Here is what you know. That, when the front side is frozen and wind-scoured, there are steep shots on north faces that stay cold enough to hold an edge. You know where it blows in days after storms. You relish bizarre little three-turn stashes that seem like more effort than they are worth. You can talk your way into parking for free in the pay lot. You don’t care about the official run names because you have your own, and you simply feel your way through them as you move around your mountain.
You know you will find your friends if you simply watch for one another under the lift. This place is your Hollywood. You know ski patrol well enough to get away with a warning rather than a pulled pass. You know how to scam tickets. You went to high school with the dude who drives the cat and rode it with him one night, hopped up on Wild Turkey and government-grown MMJ. At the Dirtbag Ball, you kissed that snowboarder who died in a car crash a month later. You know that bartending is a far better ski-bum job than bumping chairs.
You found the best sidecountry stashes thanks to a guy with a surgically repaired hip who still skis with more grace than you. You did not know the dude who died just on the other side of that rope, but you have made similar bad choices before—and somehow you’re still here. You know some shots so well that they should be boring but you keep coming back and skiing them as if it were the first time.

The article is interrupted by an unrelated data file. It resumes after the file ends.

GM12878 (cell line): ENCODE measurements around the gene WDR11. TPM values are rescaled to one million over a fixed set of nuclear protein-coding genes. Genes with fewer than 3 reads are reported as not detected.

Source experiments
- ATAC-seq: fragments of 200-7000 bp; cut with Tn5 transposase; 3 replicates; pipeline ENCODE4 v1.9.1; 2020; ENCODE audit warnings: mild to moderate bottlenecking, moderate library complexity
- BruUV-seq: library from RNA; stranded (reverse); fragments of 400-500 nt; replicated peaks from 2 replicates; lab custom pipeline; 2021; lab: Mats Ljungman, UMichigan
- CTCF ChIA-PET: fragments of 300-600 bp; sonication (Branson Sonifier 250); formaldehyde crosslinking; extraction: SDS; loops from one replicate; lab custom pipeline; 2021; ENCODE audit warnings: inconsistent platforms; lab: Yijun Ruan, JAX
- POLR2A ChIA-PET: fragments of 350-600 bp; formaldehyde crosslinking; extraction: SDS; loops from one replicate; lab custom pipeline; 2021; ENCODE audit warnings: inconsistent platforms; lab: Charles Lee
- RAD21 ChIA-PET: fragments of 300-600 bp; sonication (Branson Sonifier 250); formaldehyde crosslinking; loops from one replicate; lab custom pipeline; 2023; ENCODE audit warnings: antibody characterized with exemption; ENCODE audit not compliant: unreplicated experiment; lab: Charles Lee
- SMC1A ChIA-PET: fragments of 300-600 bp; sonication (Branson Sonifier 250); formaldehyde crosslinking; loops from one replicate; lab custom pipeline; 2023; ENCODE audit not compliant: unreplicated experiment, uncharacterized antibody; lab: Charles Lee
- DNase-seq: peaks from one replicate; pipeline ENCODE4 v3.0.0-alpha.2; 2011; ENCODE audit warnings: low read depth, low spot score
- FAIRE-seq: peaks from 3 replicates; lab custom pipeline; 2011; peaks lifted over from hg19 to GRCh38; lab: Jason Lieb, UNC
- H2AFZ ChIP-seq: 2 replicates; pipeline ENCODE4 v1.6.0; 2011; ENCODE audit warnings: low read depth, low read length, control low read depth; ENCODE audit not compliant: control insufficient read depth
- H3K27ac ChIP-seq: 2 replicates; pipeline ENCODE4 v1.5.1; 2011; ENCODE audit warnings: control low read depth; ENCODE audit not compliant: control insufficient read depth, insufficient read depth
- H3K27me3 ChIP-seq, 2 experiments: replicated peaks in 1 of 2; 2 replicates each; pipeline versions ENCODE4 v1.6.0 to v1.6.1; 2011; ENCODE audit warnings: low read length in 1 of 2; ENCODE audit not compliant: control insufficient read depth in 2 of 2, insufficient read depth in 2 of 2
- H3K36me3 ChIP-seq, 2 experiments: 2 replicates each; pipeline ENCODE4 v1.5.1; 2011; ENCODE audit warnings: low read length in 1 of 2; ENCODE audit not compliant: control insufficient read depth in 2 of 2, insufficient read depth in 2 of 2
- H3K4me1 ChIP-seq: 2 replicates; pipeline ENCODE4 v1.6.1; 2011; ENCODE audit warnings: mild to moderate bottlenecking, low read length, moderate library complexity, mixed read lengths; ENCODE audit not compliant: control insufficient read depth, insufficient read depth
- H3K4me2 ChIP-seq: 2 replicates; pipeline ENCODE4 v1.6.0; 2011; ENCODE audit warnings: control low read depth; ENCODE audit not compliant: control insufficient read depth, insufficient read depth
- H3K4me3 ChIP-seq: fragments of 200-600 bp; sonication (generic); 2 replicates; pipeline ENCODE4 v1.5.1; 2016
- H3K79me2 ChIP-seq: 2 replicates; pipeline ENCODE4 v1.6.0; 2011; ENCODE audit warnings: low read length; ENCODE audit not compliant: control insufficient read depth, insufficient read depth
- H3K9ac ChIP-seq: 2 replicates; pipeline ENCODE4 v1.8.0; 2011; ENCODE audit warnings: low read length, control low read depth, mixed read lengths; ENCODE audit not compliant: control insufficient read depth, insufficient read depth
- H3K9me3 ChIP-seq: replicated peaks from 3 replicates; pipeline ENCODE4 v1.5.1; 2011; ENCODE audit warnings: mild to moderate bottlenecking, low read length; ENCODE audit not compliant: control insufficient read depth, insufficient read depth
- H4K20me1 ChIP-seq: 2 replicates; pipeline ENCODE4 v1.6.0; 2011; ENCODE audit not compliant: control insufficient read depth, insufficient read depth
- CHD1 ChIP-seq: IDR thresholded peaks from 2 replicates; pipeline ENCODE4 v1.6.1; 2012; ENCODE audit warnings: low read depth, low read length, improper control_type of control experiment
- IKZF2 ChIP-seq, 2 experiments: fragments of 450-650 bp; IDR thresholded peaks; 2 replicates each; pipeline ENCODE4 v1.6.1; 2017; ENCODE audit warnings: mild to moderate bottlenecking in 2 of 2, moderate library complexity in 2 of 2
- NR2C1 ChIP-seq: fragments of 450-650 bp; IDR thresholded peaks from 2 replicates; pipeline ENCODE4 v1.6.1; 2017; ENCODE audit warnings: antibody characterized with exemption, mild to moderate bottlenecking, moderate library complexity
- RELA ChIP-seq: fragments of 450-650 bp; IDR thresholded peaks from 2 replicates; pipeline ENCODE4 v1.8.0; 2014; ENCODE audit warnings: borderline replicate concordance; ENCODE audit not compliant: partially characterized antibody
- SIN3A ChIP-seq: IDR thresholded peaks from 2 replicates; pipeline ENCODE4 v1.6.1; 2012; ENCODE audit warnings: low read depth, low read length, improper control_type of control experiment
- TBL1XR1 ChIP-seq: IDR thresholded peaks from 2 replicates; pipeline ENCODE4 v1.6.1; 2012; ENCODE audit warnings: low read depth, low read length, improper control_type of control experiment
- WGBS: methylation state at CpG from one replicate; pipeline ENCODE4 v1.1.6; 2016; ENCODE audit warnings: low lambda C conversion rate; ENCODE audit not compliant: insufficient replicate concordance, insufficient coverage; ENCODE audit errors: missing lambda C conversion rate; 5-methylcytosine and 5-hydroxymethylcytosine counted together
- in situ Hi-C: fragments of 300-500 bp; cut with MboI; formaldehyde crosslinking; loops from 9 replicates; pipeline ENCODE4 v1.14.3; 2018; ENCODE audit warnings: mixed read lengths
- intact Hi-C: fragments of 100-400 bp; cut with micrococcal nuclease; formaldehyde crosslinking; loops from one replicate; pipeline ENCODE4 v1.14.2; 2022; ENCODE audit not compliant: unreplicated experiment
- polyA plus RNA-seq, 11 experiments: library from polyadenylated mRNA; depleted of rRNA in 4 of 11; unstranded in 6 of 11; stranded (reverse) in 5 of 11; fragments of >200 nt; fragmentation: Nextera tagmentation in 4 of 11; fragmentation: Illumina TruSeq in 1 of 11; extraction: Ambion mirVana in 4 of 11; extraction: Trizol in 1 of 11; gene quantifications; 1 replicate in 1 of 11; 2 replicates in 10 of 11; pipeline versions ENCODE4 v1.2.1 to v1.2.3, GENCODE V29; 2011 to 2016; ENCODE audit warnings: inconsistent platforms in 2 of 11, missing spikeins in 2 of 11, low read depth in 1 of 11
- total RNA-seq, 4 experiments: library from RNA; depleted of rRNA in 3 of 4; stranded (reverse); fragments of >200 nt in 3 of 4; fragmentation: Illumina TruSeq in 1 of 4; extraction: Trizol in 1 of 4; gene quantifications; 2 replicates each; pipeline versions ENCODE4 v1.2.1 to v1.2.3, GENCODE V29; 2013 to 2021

You have been fired, have blown off your girlfriend’s birthday, have left your parents waiting at the airport—you have outright lied—to be up here on one of those days. Hell yes, it was worth it.
You soar alongside and bond with social rejects who transform up here into something resembling normal. You know that no matter how bad your relationship, your job, your family, or your headspace is down there, up here none of it matters.
You know you should be doing something else, that you have spent too much time up here (you even come up in summer to see what it looks like with grass on it). You swear that you need to move on, that you know this place too damn well. And yet here you are with your season pass again. You still haven’t had enough.
Doug Schnitzspahn has called Big Sky, Montana, and Eldora, Colorado, his local hills.